But what does this look like in terms of numbers? I mean, how does this affect your conversion rate if you’re selling a Tripwire, for example, as we are in our funnel for $7? And then you say, as we do–we’ve done this through A/B testing on one of our Tripwire offers–“Hey, do you want this add-on offer? It’s a one-time deal and it’s going to cost $97.”
So how did the numbers come out for that? Well, we did an A/B test, and I want to emphasize that this is not statistically significant and I’ll explain why in a second, why we didn’t wait longer to get it up to 300 conversions, for example.
You can see in the control that it says many more views because we’ve been kind of testing the control for a lot longer, and many more conversions, too. But in this inactive test that we were previously running, where we actually removed the order bump from it, the conversion rate was substantially higher.
So, look at this: 15.6% to 23.9%, or about 24%. Without the order bump, we were making almost at 8% difference in terms of the frequency with which someone would be likely to buy. On average, that looks like almost getting close to a 45% increase. I’m kind of approximating right now.
Why would you want to add the order? Why would we stick with this checkout page with an order bump that is converting at 45% less? That doesn’t make sense. Or does it? Well, the thinking is, and I’ve seen this from the numbers too, “Yes, if we stuck with this 23%, we would convert more people on our Tripwire offer in this case,” right?
But the problem with that is, those are low-dollar value amounts. And in the previous video that I recorded, I think it might be the one just before this one depending on when you’re seeing this, and I encourage you to go back and check it out, I explained how we used to be converting in the months prior at somewhere between 11% and 12% of all email subscribers into customers. But that recently, especially in the last month, it’s dropped down to about 9.3% which in my book, I’m happy with. That’s a great number. And if you want to know a good number for your funnel to be converting at, I recommend you go back and watch that video.
And part of the reason I bring this up–why that dropped from about 11% to 12% to 9.3% is because we made this change. We made the strategic decision to go with the checkout page with the order bump even though it would convert about 40% to 45% less. Why? Well, here’s the answer.
The answer is that the revenue generated was so much higher on average that it just cancelled out, even if we were converting 45% more people on the Tripwire. The dollar value was that much higher because people would be adding the $97 offer to their order at a frequency that made it at least three times higher in terms of the amount of revenue generated compared to the Tripwire. So, that’s why it makes sense, right?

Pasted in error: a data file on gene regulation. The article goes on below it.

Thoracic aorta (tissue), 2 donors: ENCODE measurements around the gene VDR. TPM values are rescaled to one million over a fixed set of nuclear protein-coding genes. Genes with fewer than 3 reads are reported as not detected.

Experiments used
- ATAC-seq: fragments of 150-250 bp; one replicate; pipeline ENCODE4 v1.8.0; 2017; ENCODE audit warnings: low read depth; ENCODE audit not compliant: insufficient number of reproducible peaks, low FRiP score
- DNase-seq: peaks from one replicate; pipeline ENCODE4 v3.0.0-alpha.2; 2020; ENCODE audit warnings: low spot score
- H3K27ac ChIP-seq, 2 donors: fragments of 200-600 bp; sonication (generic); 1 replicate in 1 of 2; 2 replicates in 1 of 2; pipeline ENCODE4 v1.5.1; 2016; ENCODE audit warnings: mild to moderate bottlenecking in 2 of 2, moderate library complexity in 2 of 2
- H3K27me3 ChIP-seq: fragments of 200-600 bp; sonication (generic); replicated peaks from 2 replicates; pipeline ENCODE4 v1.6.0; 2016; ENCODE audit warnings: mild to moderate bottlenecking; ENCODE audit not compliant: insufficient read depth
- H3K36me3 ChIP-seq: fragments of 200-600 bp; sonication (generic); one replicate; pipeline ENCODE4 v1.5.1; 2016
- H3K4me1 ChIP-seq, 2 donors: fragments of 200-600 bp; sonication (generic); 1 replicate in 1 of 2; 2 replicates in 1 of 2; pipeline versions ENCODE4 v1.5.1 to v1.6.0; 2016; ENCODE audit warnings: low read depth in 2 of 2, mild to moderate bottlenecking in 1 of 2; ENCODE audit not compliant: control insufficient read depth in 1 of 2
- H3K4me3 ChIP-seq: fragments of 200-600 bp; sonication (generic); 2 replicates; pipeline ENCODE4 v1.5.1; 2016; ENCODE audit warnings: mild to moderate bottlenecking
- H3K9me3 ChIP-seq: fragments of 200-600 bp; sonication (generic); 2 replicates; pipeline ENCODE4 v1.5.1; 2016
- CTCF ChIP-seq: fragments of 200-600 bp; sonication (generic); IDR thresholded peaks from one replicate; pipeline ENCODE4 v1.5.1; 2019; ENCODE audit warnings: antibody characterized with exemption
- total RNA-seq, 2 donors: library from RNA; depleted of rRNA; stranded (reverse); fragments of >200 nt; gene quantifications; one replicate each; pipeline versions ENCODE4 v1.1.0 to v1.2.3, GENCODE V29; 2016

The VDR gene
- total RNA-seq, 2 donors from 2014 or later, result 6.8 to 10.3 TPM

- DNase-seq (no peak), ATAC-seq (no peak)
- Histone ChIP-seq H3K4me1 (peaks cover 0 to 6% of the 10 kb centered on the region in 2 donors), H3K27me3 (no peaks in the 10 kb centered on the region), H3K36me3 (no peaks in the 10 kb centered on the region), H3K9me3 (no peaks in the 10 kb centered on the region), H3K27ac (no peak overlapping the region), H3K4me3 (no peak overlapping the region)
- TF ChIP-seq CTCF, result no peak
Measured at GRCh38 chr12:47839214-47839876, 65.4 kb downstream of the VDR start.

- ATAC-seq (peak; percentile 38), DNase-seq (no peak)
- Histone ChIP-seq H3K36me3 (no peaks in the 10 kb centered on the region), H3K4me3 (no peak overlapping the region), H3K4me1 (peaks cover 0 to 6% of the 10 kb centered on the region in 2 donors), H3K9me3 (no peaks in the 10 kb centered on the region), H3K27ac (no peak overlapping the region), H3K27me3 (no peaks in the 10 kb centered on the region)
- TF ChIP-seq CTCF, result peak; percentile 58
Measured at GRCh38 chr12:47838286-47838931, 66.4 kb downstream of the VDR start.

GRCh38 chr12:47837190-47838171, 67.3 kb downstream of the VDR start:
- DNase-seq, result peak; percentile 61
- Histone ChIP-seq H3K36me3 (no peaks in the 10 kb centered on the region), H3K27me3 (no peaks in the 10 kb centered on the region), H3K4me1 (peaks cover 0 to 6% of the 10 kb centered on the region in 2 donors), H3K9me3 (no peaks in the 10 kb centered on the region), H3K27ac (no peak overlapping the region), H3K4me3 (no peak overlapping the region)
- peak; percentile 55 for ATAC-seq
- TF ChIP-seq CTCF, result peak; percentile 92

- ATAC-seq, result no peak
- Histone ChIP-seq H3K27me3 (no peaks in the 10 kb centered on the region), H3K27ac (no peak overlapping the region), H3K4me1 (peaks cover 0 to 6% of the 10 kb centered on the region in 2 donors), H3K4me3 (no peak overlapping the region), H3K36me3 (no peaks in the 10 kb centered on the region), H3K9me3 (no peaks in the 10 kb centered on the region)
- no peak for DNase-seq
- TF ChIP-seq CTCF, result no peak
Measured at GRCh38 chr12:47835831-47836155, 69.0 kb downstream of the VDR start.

Start thinking about ways to implement order bumps
So, I want you to think about what you could possibly offer as an order bump within your funnel. And keep in mind, price sensitivity is going to be a big factor, so if you are selling a Tripwire for $7 and you offer an add-on for $500, it’s not going to convert really well.
It should be complementary and it should be within a certain range, I would say between $20 up to $97 typically, because in many cases, what you’re going to be selling as part of your Tripwire will be in that range of $7, or it might be a zero-dollar trial similar to what you saw with SamCart if you’re an SaaS business. So take action, come back, and let me know your results.
If you want me to consider answering your question in a future Matt Hacks video about how to optimize your funnel or anything in general, be sure to leave a comment or shoot us an email and I’ll be happy to consider it.
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It’s going to help you communicate with your team faster, it’s going to help you uncover gaps in your existing marketing, and it’s going to give you inspiration for how to create a funnel. Let’s say that you’re in the professional services business and your success depends on how many leads you generate. Well, this will help you with that as well.
So, until next time. Once again, my name is Matt Ack in the Matt hat, delivering you your daily dose of Matt Hacks. Keep hustling, stay focused, I’ll talk to you soon.